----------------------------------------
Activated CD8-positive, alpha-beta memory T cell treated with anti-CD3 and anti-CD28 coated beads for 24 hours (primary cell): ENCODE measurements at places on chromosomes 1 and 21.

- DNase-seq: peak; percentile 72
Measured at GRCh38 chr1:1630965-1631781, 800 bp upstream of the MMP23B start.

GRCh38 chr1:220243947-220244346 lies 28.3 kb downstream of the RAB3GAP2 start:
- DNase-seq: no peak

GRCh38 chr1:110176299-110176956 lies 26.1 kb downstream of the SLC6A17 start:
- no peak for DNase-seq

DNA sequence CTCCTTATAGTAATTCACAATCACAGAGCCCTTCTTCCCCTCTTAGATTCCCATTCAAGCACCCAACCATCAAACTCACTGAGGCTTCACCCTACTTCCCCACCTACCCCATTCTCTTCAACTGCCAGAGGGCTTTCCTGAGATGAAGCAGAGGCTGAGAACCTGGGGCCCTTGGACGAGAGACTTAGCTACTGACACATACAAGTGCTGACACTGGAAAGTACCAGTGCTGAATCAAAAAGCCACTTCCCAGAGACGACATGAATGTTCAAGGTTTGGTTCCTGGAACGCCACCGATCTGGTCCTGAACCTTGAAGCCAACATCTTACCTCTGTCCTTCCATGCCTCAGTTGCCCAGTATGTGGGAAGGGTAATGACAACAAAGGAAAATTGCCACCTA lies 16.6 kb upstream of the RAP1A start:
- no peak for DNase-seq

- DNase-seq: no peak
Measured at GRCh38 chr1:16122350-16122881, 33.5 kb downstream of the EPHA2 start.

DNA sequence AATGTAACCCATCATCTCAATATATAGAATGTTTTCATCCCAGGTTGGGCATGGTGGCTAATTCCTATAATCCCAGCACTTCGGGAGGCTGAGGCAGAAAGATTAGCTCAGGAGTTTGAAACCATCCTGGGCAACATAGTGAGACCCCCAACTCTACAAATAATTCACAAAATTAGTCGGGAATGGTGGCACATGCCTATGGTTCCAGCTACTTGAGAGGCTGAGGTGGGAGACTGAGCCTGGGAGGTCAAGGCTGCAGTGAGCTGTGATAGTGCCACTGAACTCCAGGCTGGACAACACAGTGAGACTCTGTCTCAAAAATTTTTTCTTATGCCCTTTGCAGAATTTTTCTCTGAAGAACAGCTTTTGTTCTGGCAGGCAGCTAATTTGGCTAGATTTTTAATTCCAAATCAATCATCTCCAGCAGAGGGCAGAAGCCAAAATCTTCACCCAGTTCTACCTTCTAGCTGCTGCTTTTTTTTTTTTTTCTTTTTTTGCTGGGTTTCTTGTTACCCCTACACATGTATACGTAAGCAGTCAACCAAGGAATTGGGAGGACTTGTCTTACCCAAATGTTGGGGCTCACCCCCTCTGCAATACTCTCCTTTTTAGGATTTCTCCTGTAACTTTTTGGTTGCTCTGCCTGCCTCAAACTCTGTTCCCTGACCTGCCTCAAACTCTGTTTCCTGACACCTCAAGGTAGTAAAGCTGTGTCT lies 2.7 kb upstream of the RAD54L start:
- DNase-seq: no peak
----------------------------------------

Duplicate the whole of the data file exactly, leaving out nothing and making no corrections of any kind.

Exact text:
Activated CD8-positive, alpha-beta memory T cell treated with anti-CD3 and anti-CD28 coated beads for 24 hours (primary cell): ENCODE measurements at places on chromosomes 1 and 21.

- DNase-seq: peak; percentile 72
Measured at GRCh38 chr1:1630965-1631781, 800 bp upstream of the MMP23B start.

GRCh38 chr1:220243947-220244346 lies 28.3 kb downstream of the RAB3GAP2 start:
- DNase-seq: no peak

GRCh38 chr1:110176299-110176956 lies 26.1 kb downstream of the SLC6A17 start:
- no peak for DNase-seq

DNA sequence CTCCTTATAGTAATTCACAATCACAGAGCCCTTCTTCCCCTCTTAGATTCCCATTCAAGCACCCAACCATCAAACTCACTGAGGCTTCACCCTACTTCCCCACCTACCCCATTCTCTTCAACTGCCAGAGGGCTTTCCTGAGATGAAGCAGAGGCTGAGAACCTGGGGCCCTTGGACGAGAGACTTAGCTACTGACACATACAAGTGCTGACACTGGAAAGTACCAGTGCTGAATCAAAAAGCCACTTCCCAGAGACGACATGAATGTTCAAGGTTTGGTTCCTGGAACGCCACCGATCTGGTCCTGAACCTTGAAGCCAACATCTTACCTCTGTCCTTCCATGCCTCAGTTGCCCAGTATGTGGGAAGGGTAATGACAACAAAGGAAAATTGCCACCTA lies 16.6 kb upstream of the RAP1A start:
- no peak for DNase-seq

- DNase-seq: no peak
Measured at GRCh38 chr1:16122350-16122881, 33.5 kb downstream of the EPHA2 start.

DNA sequence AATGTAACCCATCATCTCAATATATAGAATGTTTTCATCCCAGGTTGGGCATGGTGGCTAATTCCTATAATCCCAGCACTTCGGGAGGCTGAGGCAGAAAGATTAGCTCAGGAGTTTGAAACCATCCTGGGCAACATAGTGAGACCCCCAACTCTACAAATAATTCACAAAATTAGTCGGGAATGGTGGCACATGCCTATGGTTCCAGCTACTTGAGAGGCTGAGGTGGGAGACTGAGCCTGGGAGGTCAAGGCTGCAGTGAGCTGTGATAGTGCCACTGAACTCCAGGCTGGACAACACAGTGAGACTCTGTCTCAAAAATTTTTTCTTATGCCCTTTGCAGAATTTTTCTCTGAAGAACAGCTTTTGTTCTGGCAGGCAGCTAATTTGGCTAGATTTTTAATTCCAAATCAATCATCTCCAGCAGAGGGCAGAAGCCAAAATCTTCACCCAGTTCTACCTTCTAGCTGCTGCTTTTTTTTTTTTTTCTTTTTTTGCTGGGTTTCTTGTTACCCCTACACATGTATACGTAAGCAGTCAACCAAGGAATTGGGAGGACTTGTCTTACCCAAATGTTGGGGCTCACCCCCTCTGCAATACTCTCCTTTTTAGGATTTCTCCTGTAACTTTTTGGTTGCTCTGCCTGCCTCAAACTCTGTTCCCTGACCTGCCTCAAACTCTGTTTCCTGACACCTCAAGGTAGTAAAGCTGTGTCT lies 2.7 kb upstream of the RAD54L start:
- DNase-seq: no peak